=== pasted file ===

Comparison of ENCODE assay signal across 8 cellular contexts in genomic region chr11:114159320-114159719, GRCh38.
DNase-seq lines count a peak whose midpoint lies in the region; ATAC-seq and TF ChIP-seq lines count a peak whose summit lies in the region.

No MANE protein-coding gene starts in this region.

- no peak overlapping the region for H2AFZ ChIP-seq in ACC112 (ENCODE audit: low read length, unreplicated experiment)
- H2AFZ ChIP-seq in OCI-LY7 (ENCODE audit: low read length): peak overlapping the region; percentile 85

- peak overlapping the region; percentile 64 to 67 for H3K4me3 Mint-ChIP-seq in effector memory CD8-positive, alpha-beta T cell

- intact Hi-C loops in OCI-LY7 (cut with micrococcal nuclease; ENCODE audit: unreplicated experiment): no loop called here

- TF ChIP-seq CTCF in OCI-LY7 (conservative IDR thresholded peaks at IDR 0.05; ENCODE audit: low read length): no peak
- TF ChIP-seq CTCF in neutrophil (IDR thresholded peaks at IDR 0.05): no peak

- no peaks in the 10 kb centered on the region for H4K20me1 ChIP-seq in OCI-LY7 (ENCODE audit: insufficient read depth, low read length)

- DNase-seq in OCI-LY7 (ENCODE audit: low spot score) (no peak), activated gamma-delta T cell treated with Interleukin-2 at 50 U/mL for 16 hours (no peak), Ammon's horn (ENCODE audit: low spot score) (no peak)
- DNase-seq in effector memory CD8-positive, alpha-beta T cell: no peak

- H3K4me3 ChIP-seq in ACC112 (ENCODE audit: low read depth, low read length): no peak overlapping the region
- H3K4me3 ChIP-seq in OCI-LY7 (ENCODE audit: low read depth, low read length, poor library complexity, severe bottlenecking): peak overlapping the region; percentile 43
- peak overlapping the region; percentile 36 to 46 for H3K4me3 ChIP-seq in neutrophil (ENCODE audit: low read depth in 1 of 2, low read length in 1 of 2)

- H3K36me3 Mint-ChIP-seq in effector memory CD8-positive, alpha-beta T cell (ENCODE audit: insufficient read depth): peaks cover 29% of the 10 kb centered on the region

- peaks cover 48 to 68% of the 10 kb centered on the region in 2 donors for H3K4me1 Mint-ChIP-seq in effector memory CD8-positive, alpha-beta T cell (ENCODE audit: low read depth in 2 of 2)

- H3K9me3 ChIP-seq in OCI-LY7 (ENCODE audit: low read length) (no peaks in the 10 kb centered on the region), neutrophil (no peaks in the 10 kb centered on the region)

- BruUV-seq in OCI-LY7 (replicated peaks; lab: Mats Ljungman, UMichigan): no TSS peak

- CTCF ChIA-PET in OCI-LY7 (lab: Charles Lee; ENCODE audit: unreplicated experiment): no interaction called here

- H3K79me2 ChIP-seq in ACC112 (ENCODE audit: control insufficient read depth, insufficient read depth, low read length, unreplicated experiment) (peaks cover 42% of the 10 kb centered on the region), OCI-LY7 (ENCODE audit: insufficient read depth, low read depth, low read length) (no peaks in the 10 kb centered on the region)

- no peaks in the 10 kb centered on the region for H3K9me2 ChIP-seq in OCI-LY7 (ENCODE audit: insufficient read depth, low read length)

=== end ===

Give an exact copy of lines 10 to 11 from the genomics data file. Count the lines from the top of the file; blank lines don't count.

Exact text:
- no peaks in the 10 kb centered on the region for H4K20me1 ChIP-seq in OCI-LY7 (ENCODE audit: insufficient read depth, low read length)

- DNase-seq in OCI-LY7 (ENCODE audit: low spot score) (no peak), activated gamma-delta T cell treated with Interleukin-2 at 50 U/mL for 16 hours (no peak), Ammon's horn (ENCODE audit: low spot score) (no peak)